"I think it was supposed to happen," said Aneta Kirby, an Obama supporter, while disentangling herself from a group of sleeping Republicans. "Arguing on political blogs and screaming at each other at rallies was fun, but there was never any resolution. We needed a climax. And then after we rested for a few minutes we needed another climax with a different partner."
Some observers are even hoping the excessive fornication will help America resolve its contentious partisan system.
"Sure I’m pro-life," said half-naked 63-year-old Arnie Haemake, who is planning to vote Republican, "but when you've engaged in as many unprotected sex acts as I have over the past four hours you really start to see the benefit of Planned Parenthood.”
The orgy began after a heated mock debate at UCLA, winding it’s way up the West Coast before crossing the Rockies and sweeping through the heartland, with swing states being among the hardest hit. Political analysts say that, in hindsight, all the warning signs were there.
"Whenever someone spends millions of dollars running attack ads across all media forms you can be sure that it isn't just about the politics," said a sweaty Arianna Huffington as she scissored with Ann Coulter.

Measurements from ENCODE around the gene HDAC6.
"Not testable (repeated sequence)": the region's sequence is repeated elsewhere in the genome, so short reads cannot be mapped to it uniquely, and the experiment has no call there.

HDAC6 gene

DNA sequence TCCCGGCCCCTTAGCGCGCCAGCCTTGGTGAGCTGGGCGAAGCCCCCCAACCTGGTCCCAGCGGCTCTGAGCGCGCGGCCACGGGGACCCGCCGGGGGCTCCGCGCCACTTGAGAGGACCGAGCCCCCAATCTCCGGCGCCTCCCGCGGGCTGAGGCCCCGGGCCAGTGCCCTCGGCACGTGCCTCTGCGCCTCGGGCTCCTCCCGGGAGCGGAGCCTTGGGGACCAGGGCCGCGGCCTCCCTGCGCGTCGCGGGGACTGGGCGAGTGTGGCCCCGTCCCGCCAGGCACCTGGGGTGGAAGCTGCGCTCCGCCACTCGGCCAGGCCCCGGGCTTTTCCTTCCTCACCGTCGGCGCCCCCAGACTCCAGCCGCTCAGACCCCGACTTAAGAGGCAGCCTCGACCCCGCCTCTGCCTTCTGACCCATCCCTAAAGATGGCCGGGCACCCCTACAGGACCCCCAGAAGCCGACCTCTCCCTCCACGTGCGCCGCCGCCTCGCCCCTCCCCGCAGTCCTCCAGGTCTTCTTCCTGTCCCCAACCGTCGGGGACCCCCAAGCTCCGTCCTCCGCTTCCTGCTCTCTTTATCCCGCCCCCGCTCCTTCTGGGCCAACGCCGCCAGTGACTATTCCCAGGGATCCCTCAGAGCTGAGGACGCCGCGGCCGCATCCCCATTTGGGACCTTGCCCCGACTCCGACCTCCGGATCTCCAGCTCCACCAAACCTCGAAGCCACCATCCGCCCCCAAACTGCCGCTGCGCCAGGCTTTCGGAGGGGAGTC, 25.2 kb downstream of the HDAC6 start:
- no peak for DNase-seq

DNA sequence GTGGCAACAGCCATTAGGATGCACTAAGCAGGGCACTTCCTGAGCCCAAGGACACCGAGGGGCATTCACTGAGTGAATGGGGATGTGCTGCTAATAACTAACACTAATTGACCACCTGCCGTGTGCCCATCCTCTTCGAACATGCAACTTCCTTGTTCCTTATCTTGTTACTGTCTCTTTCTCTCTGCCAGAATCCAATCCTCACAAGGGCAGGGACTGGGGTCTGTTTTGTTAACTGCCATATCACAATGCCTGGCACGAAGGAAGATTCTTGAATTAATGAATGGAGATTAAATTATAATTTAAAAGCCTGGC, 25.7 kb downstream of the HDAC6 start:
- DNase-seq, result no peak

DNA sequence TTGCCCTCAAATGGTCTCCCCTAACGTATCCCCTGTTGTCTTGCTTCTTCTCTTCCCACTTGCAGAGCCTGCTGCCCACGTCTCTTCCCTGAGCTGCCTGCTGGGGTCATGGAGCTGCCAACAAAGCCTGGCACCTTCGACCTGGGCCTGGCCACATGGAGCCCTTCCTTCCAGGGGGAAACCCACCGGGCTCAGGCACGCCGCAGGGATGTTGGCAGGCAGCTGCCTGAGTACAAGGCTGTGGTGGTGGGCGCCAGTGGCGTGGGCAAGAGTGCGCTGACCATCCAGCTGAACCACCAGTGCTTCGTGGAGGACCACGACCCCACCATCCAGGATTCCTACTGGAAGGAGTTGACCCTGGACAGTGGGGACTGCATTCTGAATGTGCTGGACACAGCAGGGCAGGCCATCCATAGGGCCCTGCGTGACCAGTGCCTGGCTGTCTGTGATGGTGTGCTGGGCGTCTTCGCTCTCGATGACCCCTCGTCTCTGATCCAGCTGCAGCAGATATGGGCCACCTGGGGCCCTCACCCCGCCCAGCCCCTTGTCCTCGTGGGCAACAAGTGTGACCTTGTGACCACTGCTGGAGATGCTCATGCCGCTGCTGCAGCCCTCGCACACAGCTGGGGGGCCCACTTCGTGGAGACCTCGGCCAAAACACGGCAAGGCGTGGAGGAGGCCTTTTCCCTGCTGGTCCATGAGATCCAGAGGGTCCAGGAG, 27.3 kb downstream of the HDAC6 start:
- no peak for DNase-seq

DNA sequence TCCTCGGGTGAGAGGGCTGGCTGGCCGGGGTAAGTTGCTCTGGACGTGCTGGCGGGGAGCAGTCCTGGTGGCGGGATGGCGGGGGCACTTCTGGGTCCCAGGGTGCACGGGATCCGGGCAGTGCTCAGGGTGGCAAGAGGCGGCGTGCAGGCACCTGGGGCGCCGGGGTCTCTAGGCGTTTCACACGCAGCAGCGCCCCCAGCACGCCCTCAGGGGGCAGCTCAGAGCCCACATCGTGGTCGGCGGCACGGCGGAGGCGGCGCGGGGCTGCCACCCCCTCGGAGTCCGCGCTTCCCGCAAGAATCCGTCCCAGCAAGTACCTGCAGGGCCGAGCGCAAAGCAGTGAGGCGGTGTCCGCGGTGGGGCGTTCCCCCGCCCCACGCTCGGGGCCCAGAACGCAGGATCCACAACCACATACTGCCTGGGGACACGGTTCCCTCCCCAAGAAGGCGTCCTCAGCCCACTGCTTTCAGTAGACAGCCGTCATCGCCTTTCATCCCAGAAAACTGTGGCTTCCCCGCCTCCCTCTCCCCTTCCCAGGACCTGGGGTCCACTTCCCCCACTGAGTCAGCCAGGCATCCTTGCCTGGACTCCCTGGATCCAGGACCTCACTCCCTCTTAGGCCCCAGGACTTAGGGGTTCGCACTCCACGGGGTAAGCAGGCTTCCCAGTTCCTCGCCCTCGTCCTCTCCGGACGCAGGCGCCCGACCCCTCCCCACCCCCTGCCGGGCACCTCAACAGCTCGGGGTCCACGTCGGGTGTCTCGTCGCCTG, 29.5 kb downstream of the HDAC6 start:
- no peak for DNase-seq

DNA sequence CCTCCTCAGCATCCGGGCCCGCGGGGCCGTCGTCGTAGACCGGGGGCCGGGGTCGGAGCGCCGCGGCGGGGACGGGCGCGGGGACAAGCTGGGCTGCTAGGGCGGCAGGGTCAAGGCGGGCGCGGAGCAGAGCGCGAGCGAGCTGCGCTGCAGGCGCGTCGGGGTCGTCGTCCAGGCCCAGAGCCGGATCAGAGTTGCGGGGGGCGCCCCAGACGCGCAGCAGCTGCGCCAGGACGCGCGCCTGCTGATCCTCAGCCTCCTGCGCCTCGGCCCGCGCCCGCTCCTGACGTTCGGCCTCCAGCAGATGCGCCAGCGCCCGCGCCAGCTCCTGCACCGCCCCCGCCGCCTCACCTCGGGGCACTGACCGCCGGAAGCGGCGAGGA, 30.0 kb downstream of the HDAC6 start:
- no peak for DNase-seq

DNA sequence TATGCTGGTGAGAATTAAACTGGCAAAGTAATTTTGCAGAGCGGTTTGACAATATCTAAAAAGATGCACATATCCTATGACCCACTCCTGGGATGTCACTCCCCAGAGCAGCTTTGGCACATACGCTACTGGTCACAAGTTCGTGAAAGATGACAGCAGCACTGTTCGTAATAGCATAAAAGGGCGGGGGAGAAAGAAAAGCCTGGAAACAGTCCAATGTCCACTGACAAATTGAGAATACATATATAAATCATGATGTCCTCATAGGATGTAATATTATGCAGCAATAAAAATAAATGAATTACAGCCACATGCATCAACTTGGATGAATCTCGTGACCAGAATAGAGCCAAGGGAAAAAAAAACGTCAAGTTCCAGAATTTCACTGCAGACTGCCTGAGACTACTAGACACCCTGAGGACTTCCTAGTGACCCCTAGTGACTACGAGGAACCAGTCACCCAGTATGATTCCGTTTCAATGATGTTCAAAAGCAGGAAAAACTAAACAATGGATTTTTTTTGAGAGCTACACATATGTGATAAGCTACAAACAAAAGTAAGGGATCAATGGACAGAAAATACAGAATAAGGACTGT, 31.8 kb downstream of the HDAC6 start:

At an impromptu press conference, President Obama addressed the media about the long-term effects of the orgy while hastily tying his silk bathrobe. “The situation is under control, I have given FEMA the funds necessary to conduct thorough clean up efforts across the nation, and Imperial Tobacco and Phillip Morris have generously offered to distribute cigarettes to needy citizens. I am confident that America will emerge from this as an even more perfect union,” said the President before retiring to the Lincoln bedroom with Michelle and his Republican opponent, Governor Mitt Romney.
When asked if Canada should be concerned that the orgy will find its way across the border, Peter Kent instructed Canadians to remain calm. Kent did acknowledge the recent sighting of 40-50 Quebecois students fornicating on the Vermont border, but assured the nation that it was nothing out of the ordinary.